30A Songwriters Festival Spotlight: Jeffrey Steele
Hit songwriter followed his heart to the hall of fame
Never do it for the money.”
Those six, simple words string together the most poignant piece of professional advice Jeffrey Steele, hit songwriter, musician and Nashville Songwriter Hall of Famer, has ever received.
“Kris Kristofferson told me that in my early 20s after I had opened a show for him, and he was getting in the back of a limousine with two girls and a bottle of whiskey,” Steele laughed. “But he was right! The second that I started trying to do what I wanted and write my best songs without worrying if they’d end up on the radio, my life started changing.”
Before that, though, Steele was accustomed to hearing the word, “no.”
Having grown up in northern Hollywood and boasting pipes like Jim Morrison, Steele’s “little bit country, little bit rock ’n’ roll” style didn’t quite fit the Nashville music scene’s mold.
He had moved there following the success of his band, Boy Howdy, for whom Steele had penned hit songs.
But following Boy Howdy’s disbandment in 1996, Steele had lost his record deal. He had lost his publishing deal. And, he had lost his voice.
“I couldn’t sing or perform, so I had to figure out a way to survive,” said Steele. “But that really bad time in my life turned out to be one of the biggest blessings, because it made me the songwriter I am today.”
Steele said he gained the confidence to start pitching his cross-genre sounds, but was rejected out of nearly every meeting, told things such as, “you can’t just put an AC/DC rift in the middle of a country song.”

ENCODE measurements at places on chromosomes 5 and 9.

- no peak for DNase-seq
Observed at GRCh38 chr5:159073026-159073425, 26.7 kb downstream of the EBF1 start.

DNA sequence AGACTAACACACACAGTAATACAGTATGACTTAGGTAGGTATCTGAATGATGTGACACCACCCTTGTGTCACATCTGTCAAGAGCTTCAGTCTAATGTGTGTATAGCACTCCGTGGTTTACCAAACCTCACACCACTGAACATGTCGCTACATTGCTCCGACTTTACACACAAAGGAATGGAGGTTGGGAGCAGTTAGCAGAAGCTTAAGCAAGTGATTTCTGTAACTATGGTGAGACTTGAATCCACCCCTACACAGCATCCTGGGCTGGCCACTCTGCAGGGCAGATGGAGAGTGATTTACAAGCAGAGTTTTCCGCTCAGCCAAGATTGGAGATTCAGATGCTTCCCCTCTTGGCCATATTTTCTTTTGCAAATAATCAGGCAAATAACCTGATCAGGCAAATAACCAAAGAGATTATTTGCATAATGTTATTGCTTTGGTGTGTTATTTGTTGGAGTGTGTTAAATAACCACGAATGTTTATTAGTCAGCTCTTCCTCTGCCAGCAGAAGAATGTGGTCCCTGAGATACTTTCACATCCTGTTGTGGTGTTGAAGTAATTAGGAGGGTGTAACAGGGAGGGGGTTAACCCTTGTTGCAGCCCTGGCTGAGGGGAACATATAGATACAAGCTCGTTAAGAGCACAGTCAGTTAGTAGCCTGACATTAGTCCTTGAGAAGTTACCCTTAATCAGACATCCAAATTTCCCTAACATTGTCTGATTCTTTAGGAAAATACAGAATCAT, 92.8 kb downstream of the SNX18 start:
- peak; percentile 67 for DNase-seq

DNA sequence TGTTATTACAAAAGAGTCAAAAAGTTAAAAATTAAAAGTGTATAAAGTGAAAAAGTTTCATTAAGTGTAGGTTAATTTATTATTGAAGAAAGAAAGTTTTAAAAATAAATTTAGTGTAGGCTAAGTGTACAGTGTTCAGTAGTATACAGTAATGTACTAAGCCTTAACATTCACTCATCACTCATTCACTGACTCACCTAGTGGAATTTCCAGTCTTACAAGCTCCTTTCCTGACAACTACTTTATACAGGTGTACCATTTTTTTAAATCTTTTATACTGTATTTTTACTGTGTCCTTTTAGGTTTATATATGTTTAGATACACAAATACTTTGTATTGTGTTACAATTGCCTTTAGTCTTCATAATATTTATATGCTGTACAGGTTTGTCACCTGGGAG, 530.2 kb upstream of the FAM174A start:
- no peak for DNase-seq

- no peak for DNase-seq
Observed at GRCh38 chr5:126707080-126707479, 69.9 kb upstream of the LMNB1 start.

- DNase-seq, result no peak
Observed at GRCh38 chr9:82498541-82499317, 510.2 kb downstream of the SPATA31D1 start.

But when the decision came to conform or rock on, Steele stayed true to himself. Not long after, a little unknown group at the time called Rascal Flatts picked up one of Steele’s songs, “These Days,” and blew it up as a hit.
A dam broke, and Steele was suddenly on the map, attracting the attention of artists such as Tim McGraw, Faith Hill and LeAnn Rimes.
In his career thus far, Steele’s hits have been recognized by Broadcast Music, Inc. (BMI) for accumulating over 65 million airplays.
Among his copious accolades, including over 35 BMI Country and Pop awards, Steele has received five Grammy nominations and was in contention to receive a Golden Globe and Critics’ Choice Award for Best Original Song, “I Thought I Lost You.”
When he’s not writing, touring and performing private concerts, Steele, now 58, teaches an online songwriting course.
“One of the things I tell my students is that you have to think like a writer,” said Steele. “Every moment is a potential song. The craziest things happen when you just open your ears and listen to people talk.”
Sharing these stories with fans, said Steele, is one of the greatest things about events like the 30A Songwriters Festival.
“People who show up are rabid songwriter fans, and newcomers are blown away when they find out you’re the one who wrote that one Tim McGraw song,” Steele said of the festival.
“I’m fortunate to be at a point in my life where I can go out and tell these stories, celebrate all the fun I’ve had.
“It’s been a neat ride. There’s been some tragedy, some things have been tough, but everybody experiences that. That’s what we write about, people want to hear those stories. I tell my students that being the best and most honest you is what this business is about. Anyone can make music, anyone can copy what others are doing. But the best road leads from your heart, and it’s sure to take you far.”
30A Songwriters Festival
Now in its 11th year, the four-day festival returns with Steele and over 150 other artists who will share their tunes — and the tales behind them — across 25 local venues.
Download the 30A Songwriters Festival smartphone app to customize your itinerary and receive instant updates. Snag your spots today at 30ASongwritersFestival.com.